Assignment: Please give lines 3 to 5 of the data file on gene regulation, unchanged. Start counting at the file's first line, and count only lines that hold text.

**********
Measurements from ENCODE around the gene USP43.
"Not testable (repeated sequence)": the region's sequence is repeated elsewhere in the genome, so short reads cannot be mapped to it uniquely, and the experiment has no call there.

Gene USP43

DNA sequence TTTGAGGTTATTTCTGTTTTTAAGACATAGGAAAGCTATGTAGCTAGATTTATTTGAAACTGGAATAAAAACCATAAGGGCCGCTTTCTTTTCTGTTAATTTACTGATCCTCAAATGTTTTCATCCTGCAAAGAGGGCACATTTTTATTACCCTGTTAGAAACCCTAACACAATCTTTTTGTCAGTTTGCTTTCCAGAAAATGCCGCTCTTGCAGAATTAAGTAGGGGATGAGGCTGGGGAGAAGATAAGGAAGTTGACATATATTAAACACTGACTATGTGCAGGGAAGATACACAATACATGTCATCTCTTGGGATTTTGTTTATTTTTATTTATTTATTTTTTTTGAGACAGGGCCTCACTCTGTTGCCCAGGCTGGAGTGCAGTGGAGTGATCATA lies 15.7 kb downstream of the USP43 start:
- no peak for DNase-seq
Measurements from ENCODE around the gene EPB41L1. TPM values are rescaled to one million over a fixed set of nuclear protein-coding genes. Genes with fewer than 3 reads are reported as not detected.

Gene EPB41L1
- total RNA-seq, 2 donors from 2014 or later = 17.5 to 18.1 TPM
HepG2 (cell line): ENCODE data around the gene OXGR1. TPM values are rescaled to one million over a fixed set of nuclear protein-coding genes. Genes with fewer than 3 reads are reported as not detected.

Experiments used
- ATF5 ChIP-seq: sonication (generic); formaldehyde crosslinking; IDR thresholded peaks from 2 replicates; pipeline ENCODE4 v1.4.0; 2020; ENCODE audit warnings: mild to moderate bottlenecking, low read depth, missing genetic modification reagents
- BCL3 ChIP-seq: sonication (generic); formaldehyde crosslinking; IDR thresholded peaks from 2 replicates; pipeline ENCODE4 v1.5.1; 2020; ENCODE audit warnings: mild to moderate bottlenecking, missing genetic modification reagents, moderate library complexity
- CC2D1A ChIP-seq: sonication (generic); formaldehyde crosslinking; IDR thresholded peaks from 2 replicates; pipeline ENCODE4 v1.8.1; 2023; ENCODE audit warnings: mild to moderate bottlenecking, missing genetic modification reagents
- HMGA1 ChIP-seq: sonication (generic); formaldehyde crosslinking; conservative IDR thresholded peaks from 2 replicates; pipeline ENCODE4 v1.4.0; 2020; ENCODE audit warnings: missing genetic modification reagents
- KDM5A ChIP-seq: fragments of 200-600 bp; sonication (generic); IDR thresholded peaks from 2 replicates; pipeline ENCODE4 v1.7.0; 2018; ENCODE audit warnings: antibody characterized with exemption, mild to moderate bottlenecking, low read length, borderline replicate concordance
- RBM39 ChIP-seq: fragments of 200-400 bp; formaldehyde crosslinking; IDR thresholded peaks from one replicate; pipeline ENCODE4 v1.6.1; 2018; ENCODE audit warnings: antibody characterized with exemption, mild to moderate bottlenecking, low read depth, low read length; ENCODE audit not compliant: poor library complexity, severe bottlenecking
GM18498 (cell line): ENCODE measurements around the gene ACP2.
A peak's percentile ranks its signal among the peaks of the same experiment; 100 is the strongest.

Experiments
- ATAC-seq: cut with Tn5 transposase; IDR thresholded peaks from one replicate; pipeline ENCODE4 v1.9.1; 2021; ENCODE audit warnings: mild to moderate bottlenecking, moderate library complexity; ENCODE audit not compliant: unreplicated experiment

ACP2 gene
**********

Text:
Gene USP43

DNA sequence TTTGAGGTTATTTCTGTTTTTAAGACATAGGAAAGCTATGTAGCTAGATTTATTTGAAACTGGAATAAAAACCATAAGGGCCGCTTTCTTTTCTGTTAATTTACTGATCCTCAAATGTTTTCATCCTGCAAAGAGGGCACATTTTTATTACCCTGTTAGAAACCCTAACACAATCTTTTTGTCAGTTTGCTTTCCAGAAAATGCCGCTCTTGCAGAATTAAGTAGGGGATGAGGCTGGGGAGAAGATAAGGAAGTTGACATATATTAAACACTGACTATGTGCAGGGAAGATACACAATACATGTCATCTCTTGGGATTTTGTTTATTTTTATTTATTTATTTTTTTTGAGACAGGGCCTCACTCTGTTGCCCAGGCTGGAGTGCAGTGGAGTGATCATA lies 15.7 kb downstream of the USP43 start:
- no peak for DNase-seq